Our crash course in adapting to life in Spain continues. It’s ironic, but in some ways getting oriented to Spain has been more challenging than Africa. While the physical and social aspects in Africa were difficult, we’ve found the language, food, and day-to-day living far more complex. There are very rigid hours for shopping and eating and they seemed closed more than open - especially when we're hungry! Fortunately we're making better menu choices than in our first week but still resort to pointing at plates of other diners if we can't understand what's on the menu! Most of all, we are looking forward to getting into our own place, and having some home cooking.
Roger is getting immersed in his new job and dealing with a steep learning curve. At this point there are 2 underground drills (2 kms down a mine) and 1 surface drill working with a skilled crew from: Spain, Portugal, Bulgaria, Chile and Switzerland – a mini U.N.! Fortunately Roger has an interpreter who has been a big help while I’m left to my own devices. In moments of exasperation/desperation, I sometimes add an “o” to the end of a French or English word and see if that works!
I’ve gone to the mine a couple of times to help him set up some administrative forms and processes, and it’s given me a good opportunity to see what he’s doing.
Below are pictures of the portal leading into the mine, the lunchroom (where you can get espresso!), Roger talking to the guys, and the old Rio Tinto mine which stopped production a few years ago.
Last Sunday we took a day trip and it turned out to be one of those great experiences where you weren’t sure what you saw – but you were glad you did! We chose to take the scenic route (a nice way of describing a butt clenching narrow road with more curves than the Monte Carlo Grand Prix) to Aracena, a village less than an hour north of us. Along the way we saw what looked like a group doing a pilgrimage so we followed a road that led to a church perched on a cliff near the village of Aroche. When we arrived, there were throngs of people waiting for the group, and later we saw them proceed into the church. We found out the next day that each village has a festival and this is one of the ways they celebrate.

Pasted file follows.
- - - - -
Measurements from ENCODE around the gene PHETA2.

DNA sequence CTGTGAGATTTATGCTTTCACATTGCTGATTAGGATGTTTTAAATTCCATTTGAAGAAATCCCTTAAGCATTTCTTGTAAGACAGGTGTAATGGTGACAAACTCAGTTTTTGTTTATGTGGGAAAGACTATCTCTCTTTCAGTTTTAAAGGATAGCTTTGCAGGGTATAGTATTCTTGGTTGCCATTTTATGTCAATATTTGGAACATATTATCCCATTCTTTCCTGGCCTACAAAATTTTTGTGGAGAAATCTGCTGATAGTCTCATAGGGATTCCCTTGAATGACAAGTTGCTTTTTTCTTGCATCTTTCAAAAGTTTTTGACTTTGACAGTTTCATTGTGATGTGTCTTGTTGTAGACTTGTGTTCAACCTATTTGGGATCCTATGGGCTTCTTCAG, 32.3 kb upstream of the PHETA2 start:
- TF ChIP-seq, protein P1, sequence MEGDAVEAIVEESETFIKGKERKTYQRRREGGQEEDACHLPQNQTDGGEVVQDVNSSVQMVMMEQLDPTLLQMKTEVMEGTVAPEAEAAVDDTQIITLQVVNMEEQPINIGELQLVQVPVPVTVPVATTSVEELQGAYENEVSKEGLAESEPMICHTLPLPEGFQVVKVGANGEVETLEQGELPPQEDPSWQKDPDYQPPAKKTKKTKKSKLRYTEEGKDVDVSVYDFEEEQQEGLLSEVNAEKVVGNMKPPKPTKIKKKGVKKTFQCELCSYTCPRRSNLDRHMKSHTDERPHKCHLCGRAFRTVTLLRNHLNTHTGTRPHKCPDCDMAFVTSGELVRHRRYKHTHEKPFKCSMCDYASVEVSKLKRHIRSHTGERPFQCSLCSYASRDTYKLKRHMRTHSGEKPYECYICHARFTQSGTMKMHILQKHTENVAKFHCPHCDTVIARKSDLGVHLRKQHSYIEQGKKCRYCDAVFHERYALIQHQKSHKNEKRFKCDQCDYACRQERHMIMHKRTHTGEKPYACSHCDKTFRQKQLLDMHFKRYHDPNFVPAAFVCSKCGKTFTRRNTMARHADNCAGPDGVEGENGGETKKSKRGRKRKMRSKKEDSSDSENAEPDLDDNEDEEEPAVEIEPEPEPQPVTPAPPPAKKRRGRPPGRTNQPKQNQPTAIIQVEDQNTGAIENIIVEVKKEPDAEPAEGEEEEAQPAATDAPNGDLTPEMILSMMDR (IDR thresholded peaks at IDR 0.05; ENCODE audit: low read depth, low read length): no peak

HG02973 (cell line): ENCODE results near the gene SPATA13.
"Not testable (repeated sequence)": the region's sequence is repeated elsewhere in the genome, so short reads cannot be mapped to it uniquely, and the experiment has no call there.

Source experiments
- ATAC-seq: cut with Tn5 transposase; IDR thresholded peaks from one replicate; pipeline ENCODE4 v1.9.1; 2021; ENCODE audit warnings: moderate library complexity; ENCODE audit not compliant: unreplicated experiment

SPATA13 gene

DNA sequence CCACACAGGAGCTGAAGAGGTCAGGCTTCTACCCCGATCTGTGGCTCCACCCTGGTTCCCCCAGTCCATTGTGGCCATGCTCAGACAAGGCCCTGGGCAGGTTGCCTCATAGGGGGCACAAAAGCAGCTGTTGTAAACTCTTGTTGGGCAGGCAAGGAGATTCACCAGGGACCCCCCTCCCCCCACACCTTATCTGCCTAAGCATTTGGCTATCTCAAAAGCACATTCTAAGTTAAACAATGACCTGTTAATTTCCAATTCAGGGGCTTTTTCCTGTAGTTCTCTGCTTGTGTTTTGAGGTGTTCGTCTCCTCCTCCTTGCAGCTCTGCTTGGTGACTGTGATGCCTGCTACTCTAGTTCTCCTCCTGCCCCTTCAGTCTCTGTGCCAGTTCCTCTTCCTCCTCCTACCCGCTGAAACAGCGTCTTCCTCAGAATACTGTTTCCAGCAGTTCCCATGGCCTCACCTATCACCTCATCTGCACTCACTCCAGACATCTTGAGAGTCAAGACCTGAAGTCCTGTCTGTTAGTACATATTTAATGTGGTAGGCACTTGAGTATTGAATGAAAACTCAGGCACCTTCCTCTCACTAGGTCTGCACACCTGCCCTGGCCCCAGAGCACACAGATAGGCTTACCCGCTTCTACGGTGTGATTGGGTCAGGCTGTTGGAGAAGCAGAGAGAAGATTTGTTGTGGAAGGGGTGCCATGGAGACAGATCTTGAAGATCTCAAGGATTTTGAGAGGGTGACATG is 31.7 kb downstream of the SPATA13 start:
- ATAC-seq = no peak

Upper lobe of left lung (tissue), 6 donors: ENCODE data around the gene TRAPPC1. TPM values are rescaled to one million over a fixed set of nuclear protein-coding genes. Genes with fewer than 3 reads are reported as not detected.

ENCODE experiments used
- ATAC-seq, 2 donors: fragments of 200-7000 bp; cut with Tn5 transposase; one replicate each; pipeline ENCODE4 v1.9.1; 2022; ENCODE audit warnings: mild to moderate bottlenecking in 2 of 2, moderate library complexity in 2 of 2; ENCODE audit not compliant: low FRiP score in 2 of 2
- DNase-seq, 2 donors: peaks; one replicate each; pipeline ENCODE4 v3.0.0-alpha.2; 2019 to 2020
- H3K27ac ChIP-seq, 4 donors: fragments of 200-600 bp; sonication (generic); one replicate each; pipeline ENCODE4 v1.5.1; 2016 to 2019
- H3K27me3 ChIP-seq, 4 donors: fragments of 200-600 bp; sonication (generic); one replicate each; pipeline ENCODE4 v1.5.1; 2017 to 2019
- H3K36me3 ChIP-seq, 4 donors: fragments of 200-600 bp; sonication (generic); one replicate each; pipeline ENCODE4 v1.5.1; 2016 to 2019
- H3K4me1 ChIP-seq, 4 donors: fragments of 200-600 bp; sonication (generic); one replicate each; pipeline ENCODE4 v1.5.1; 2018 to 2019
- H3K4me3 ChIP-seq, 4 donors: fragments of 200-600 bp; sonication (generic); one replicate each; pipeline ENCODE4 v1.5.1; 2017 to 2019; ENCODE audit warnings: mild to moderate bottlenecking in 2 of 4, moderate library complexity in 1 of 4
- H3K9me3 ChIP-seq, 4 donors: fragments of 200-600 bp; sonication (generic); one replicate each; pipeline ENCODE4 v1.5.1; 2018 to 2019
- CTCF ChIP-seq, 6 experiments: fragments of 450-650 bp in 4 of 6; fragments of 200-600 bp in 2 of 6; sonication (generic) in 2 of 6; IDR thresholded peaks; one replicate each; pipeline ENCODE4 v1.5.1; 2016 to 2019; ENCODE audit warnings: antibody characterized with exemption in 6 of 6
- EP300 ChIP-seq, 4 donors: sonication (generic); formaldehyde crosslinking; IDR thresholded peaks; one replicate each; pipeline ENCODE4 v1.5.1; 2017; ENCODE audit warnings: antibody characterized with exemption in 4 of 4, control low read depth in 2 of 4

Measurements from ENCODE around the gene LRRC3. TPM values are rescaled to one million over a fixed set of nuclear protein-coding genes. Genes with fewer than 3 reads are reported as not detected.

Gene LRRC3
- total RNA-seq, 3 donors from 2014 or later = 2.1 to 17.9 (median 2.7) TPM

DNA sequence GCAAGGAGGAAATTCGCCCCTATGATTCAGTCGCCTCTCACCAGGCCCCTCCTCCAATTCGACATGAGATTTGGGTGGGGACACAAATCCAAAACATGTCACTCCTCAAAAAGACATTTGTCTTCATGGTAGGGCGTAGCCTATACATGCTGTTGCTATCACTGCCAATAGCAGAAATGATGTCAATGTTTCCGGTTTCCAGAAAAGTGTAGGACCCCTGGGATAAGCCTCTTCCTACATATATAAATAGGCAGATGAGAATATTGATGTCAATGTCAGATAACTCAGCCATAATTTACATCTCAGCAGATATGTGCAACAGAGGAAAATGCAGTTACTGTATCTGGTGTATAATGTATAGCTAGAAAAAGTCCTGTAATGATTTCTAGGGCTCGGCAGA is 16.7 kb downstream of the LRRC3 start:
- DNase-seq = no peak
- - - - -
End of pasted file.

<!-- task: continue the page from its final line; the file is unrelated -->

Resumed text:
Throughout the area, there are mineral springs where we often see people filling up their water bottles (above picture).
We then arrived at Gruta de las Maravillas and toured the spectacular caves. Photos were not permitted, so the ones below are from the internet. The guide only spoke Spanish, but we still enjoyed the tour and will add it to our repertoire of places to take visitors. Afterwards, we ate tapas and drank wine/beer at an outdoor cafe – one of our favourite things to do.
One of the trademarks of the province of Andalusia where we live, is ham. And boy, are they serious about their hams! In fact, we saw people carrying bags with “Museo de Jamon” so apparently there is a museum that pays homage to it as well! In stores, the ham section is as large as a typical produce or bakery section --- who knew it could be prepared so many different ways?
The best news lately is that we found a furnished apartment in Valverde del Camino and hope to be moved in by late September as it is just finishing construction. It’s a small 2 bedroom unit (consider this an open invitation!) that is in a great location for me to get around on my own.
It’ll be a 40 minute commute for Roger which isn’t too bad, and the village itself looks really interesting and is only 1 hour NW of Seville. I’ll post pictures of it when we move in so you can see some of the “unique” features it has! We could have chosen a larger villa outside the town, but it did not have internet, and was too far for me to walk --- which would have driven me bonkers in short order. As Brad said – as long as we have internet and peanut butter – we’re all set!